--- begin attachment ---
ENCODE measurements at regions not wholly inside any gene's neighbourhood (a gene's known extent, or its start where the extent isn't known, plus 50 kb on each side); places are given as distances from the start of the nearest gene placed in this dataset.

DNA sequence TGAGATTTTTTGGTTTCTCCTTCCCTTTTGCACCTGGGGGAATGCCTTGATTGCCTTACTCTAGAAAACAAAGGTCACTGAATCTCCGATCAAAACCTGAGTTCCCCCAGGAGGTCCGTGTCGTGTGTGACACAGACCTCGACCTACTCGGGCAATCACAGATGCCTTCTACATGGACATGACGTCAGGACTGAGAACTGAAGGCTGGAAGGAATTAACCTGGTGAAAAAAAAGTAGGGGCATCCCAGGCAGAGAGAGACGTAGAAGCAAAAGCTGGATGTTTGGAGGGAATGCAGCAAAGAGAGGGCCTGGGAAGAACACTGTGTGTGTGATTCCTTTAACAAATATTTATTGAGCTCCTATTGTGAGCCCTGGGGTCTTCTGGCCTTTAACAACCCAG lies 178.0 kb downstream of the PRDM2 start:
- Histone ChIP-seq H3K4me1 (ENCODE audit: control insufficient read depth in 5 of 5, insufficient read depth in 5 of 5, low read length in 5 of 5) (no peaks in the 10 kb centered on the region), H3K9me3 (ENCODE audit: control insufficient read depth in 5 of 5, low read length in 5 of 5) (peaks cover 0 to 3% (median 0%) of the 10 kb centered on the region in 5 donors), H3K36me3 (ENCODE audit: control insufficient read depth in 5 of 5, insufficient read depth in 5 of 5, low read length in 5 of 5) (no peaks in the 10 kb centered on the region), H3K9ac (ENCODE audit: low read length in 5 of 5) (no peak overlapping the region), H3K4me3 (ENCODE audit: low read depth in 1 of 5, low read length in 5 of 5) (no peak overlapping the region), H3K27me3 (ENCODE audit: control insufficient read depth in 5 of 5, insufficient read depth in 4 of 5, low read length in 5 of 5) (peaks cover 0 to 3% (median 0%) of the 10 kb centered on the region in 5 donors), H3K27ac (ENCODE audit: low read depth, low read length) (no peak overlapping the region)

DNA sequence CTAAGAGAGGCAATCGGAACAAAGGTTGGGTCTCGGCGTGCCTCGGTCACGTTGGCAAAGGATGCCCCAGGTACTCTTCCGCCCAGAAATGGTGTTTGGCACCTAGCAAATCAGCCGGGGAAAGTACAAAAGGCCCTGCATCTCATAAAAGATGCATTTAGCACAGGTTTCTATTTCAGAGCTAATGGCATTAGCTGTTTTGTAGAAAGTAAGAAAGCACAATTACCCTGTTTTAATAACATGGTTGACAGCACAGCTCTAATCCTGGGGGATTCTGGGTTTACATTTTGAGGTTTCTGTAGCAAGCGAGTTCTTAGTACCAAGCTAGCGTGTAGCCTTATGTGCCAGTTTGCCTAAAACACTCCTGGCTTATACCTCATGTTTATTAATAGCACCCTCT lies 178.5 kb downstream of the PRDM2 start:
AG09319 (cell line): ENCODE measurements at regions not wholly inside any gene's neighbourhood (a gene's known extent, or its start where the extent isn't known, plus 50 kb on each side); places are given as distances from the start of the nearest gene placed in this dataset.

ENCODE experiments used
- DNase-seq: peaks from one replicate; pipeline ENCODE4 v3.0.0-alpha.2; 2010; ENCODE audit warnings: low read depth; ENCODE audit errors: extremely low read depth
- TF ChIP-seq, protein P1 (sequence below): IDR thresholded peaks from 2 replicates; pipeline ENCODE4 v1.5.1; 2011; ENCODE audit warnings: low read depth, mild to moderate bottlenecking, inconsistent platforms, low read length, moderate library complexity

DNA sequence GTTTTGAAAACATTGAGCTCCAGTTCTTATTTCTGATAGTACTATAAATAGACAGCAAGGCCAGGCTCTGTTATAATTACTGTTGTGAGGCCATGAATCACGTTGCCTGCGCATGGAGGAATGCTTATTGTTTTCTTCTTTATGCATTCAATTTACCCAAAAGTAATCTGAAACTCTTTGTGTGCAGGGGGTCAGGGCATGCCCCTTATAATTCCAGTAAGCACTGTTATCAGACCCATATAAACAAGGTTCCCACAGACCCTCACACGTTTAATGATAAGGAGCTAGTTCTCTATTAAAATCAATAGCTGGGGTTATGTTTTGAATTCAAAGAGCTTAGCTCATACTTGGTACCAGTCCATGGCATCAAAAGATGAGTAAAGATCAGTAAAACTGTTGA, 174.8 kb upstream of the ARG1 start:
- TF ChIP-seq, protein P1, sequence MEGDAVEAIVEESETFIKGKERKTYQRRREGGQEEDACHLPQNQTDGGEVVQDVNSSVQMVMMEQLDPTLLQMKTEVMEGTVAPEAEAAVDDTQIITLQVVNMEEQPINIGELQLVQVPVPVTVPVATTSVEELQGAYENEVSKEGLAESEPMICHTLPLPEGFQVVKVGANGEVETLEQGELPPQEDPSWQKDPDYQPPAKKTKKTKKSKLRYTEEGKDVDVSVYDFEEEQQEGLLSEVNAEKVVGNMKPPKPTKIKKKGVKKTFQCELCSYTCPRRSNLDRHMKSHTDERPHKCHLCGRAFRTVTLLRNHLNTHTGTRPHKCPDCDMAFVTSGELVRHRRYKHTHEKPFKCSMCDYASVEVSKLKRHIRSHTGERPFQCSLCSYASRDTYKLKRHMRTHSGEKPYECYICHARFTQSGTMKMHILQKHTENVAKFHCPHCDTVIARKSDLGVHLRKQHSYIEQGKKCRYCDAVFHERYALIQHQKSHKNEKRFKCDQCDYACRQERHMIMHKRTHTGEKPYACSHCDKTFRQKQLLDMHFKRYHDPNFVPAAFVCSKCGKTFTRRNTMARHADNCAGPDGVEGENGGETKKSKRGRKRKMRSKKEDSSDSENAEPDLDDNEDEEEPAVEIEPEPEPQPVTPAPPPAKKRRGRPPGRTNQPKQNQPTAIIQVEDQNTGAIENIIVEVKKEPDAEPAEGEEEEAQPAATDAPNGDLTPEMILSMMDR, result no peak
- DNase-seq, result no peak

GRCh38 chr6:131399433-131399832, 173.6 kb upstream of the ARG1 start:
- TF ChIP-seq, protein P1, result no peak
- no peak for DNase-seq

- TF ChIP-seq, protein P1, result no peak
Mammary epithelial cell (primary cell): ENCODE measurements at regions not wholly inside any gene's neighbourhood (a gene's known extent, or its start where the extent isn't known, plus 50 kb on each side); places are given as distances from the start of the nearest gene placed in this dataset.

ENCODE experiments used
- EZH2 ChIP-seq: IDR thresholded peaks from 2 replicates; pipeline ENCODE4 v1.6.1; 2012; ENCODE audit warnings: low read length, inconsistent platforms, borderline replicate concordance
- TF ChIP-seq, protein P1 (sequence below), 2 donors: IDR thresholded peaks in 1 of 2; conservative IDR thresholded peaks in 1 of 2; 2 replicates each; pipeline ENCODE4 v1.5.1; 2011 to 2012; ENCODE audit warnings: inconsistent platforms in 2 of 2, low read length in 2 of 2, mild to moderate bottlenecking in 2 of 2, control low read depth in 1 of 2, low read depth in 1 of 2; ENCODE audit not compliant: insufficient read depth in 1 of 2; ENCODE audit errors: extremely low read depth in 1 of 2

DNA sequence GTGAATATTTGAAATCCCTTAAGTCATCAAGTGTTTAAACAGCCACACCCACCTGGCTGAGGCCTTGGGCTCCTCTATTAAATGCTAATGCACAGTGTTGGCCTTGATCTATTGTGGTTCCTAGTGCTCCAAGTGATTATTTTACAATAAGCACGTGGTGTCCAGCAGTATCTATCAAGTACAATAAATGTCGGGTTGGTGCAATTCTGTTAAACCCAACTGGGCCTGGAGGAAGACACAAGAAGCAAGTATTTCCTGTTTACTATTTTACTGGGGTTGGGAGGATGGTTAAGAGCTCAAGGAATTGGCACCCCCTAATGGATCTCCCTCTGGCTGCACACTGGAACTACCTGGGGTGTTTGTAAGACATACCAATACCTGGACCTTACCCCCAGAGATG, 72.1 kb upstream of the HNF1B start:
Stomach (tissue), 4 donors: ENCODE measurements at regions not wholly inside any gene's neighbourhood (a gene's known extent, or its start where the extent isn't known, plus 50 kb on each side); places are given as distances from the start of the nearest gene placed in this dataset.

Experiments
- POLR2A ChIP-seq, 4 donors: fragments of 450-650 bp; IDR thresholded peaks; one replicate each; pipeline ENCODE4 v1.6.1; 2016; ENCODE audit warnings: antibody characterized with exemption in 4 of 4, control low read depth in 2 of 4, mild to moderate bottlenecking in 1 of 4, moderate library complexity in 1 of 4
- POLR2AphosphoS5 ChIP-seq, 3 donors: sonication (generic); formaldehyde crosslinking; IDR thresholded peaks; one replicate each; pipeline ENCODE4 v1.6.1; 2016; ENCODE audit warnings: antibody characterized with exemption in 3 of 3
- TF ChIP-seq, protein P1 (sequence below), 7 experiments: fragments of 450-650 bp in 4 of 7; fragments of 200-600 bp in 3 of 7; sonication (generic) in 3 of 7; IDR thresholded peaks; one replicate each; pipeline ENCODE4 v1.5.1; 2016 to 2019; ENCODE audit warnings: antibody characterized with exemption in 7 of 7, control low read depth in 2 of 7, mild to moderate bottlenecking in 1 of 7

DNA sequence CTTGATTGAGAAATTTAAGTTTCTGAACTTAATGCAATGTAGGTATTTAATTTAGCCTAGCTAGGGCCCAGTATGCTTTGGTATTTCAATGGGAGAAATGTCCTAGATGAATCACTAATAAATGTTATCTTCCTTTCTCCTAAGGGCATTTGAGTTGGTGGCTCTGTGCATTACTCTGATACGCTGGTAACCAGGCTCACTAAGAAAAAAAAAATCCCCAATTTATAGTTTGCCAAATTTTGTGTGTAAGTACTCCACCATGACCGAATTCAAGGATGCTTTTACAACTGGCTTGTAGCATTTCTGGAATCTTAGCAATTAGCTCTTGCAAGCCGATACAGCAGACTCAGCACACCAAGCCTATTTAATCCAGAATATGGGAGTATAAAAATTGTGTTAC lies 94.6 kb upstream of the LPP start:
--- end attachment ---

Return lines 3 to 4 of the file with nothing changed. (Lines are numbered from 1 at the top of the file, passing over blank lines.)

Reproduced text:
- Histone ChIP-seq H3K4me1 (ENCODE audit: control insufficient read depth in 5 of 5, insufficient read depth in 5 of 5, low read length in 5 of 5) (no peaks in the 10 kb centered on the region), H3K9me3 (ENCODE audit: control insufficient read depth in 5 of 5, low read length in 5 of 5) (peaks cover 0 to 3% (median 0%) of the 10 kb centered on the region in 5 donors), H3K36me3 (ENCODE audit: control insufficient read depth in 5 of 5, insufficient read depth in 5 of 5, low read length in 5 of 5) (no peaks in the 10 kb centered on the region), H3K9ac (ENCODE audit: low read length in 5 of 5) (no peak overlapping the region), H3K4me3 (ENCODE audit: low read depth in 1 of 5, low read length in 5 of 5) (no peak overlapping the region), H3K27me3 (ENCODE audit: control insufficient read depth in 5 of 5, insufficient read depth in 4 of 5, low read length in 5 of 5) (peaks cover 0 to 3% (median 0%) of the 10 kb centered on the region in 5 donors), H3K27ac (ENCODE audit: low read depth, low read length) (no peak overlapping the region)

DNA sequence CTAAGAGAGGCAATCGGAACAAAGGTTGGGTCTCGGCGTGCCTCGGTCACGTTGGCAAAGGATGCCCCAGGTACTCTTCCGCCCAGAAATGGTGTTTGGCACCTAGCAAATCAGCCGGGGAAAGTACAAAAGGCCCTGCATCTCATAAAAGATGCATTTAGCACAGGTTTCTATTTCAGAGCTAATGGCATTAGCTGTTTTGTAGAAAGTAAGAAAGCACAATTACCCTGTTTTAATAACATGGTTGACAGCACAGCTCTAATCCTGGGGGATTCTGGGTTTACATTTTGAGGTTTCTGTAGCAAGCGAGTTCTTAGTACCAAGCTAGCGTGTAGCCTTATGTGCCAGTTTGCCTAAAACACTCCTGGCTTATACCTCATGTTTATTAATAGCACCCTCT lies 178.5 kb downstream of the PRDM2 start: